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Announcing New Life -- Christians are called to be not only defenders of life but also restorers
The Word Among Us ^ | 7-1-02 | by Father Tom Forrest, C.Ss.R.

Posted on 07/21/2002 6:37:55 PM PDT by Salvation

Announcing New Life
Christians are called to be not only defenders of life but also restorers of life. by Father Tom Forrest, C.Ss.R.

In this story of the raising of the dead son of the widow of Nain, Jesus reveals himself as a conqueror of death. He comes upon a scene of terrible sadness and changes the anguish of death into joy, the pain of separation into the thrill of reunion. The same power that on this occasion brought a dead boy back to his mother’s arms, on many other occasions brought sons and daughters spiritually dead through sin back to the loving arms of a heavenly Father.

As evangelizers, we too are called to be conquerors of death, communicators of new and abundant life, renewers of the human condition as we lead people to rebirth and re-creation. This story of a widow who lost both her husband and her only son to death offers a model of our task as Christians, people of God and servants of his people.

Heralds of Good News. All sin does damage to our lives as children of God. It can even destroy life completely. We have all been born into the death of original sin and must be brought to life by baptism. Those who suffer the death of personal sins must be brought back to life by faith in the victory of Christ. It’s our job as Christians to be heralds of the good news, to proclaim to both the physically and spiritually dead that they can come back to life.

The world has never heard happier or more important news. This is more important than any announcement made by Sigmund Freud or Dr. Jonas Salk. We can come back from the dead! We can come back from our wounds, weaknesses, and sins to the health and innocence of the children of God (1 John 3:9)!

In athletics, business, and politics, people work with incredible enthusiasm and determination in their quest of fame, money, power, and pleasure. But no one ever had a goal comparable in importance to that of a Christian as a restorer of life. We are chosen and anointed instruments of nothing less than the resurrection! We are chosen to speak words of life, words of hope, words of rebirth and re-creation, to those who are spiritually or emotionally dead or dying. We are chosen to speak the way Jesus spoke to the dead son of the widow of Nain. We have been chosen to echo Jesus’ proclamation: “Those who believe in me, even though they die, will live, and everyone who lives and believes in me will never die” (John 11:25-26).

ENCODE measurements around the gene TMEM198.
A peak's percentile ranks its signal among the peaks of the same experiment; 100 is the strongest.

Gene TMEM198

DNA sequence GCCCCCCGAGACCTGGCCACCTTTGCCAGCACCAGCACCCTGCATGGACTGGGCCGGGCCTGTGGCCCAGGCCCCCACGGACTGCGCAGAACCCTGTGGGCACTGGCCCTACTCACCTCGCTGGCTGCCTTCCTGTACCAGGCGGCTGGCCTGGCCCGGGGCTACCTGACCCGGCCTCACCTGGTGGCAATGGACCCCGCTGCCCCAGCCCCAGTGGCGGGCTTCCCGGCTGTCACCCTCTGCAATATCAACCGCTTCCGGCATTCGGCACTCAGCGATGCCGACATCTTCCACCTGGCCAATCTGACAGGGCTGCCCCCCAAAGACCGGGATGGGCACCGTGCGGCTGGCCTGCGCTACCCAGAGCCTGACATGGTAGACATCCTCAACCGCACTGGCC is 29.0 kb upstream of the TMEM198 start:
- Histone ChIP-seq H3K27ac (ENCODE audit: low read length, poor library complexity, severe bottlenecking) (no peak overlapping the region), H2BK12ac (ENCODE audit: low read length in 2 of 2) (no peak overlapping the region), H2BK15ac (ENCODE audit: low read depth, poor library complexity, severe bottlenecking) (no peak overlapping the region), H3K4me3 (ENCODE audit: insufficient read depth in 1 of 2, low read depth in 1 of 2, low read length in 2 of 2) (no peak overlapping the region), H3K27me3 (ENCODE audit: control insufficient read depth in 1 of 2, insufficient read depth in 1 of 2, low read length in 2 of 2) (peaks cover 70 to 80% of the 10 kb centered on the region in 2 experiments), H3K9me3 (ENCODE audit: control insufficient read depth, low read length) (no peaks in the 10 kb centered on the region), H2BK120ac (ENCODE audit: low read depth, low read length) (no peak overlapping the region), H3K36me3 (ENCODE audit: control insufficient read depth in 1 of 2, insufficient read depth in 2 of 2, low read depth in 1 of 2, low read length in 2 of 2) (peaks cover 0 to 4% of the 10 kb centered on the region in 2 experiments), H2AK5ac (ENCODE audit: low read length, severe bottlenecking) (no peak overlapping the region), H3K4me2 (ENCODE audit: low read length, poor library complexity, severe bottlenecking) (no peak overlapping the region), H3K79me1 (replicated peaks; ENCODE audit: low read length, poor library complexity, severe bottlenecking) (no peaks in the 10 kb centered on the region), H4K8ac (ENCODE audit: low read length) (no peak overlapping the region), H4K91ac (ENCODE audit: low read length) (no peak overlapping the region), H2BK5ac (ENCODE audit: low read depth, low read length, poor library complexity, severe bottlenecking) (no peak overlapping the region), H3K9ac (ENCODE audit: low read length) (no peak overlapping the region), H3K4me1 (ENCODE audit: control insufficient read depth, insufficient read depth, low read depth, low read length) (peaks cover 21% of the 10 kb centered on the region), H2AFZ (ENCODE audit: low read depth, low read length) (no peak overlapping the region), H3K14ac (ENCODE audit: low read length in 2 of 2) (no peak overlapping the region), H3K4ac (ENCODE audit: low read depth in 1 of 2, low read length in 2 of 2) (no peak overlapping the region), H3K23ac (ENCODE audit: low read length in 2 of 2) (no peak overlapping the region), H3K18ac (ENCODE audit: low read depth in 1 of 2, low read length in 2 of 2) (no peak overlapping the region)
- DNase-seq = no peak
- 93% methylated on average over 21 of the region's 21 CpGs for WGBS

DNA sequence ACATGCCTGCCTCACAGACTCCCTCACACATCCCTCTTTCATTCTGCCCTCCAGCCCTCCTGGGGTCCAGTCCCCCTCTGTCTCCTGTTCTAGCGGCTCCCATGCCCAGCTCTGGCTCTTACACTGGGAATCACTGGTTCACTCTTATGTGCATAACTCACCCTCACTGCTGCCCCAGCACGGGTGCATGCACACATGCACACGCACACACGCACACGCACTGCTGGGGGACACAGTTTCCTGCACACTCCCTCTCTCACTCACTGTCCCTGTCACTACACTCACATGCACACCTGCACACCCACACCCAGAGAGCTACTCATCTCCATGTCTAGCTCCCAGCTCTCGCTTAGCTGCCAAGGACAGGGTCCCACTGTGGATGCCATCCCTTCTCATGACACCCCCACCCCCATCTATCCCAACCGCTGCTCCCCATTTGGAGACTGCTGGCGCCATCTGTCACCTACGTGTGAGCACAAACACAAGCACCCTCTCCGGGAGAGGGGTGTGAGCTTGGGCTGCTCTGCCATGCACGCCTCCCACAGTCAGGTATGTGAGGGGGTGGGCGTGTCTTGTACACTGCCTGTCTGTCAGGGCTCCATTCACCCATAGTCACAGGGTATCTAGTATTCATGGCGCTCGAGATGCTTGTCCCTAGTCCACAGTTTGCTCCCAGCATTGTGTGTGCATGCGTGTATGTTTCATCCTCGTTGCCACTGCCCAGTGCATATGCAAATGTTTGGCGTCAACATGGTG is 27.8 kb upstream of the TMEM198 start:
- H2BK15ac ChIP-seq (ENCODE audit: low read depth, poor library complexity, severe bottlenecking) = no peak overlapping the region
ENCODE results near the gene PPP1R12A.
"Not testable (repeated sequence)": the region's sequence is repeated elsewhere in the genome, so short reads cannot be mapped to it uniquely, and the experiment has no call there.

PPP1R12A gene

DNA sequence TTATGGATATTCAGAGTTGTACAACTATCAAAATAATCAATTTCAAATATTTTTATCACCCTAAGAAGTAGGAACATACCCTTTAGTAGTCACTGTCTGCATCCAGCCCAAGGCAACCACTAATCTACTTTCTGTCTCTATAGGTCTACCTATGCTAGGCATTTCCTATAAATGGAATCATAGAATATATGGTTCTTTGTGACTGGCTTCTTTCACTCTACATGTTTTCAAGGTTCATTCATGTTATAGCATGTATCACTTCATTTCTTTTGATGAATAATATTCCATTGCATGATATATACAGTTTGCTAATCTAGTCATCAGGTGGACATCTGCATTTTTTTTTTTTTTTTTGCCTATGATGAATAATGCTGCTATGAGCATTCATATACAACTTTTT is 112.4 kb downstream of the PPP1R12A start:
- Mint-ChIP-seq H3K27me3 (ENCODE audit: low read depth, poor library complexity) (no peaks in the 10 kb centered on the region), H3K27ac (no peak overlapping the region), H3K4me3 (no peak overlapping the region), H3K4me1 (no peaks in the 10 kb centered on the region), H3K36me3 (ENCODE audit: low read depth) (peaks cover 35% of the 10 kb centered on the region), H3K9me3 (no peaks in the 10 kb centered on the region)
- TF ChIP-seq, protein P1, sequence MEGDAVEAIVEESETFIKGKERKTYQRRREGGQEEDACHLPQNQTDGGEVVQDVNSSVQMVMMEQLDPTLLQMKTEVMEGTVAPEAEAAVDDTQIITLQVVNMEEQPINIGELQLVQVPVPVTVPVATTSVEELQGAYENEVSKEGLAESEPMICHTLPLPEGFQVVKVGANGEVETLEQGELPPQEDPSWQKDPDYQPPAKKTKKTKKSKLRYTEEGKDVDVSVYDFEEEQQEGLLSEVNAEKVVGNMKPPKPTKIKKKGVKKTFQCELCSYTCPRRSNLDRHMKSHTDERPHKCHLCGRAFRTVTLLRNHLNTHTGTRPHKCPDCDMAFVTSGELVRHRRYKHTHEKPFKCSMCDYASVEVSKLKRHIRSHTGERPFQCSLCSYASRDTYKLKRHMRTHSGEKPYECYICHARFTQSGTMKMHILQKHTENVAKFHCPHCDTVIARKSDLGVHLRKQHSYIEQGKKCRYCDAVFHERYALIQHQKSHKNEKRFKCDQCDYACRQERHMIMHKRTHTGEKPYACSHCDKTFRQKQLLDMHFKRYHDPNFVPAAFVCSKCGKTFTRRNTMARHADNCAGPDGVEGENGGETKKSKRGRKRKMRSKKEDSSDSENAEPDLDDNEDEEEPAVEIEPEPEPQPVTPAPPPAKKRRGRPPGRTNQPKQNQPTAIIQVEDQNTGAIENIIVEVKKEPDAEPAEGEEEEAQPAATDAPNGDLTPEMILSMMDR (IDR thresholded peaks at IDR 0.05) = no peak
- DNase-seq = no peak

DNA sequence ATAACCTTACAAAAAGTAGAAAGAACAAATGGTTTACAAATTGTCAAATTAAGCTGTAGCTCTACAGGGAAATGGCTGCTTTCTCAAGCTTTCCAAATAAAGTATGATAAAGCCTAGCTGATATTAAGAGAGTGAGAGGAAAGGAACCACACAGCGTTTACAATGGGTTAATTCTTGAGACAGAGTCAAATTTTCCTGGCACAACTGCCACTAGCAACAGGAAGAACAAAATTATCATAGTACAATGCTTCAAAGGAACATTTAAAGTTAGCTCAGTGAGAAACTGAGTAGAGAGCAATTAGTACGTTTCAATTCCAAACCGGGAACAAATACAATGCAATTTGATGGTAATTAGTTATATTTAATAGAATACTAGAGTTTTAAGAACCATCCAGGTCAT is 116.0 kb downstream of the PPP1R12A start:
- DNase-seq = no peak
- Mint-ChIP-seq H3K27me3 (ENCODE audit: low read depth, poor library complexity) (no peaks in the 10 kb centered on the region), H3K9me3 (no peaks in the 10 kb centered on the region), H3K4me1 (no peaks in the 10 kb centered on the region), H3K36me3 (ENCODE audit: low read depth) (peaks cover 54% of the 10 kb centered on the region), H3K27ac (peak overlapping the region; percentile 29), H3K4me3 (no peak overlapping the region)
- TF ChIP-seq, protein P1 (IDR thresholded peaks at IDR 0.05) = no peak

These words have meaning for the here and the hereafter! God the Father raised his crucified Son from the dead so we could rise with him to a new life, the life of God’s children, life in abundance (John 10:10). That life begins with belief, and belief begins with clear proclamation: “How are they to believe in one of whom they have never heard? And how are they to hear without someone to proclaim him?” (Romans 10:14).

A Culture of Death. The world needs to hear this proclamation of the new life that is ours in Jesus Christ. People can be so misled and confused by what Pope John Paul II calls the “culture of death” and see death as the easiest solution to many of our problems. Or they can lose their sense of the reality of death as newspapers and news programs bombard their minds with the latest tallies of deaths resulting from wars, acts of terrorism, racial violence, state executions, murders, assisted suicides, and the millions of abortions.

But these are not the only deaths over which we have to proclaim victory. There are also the deaths of marriages, killed by a love turned to hatred or put to death by the suicide of a quick decision to divorce. There are all the suicidal deaths through addictions to drugs and alcohol, the plight of those whose hope has died completely. Vital relationships are dying every day as people allow the tiniest word or slightest offense to end a valuable friendship.

All over the world, peace is dying because nations and cultures do not see their differences as gifts to be shared but as divisions to be resolved through war and death. They have no sense of the forgiveness we have been sent to proclaim!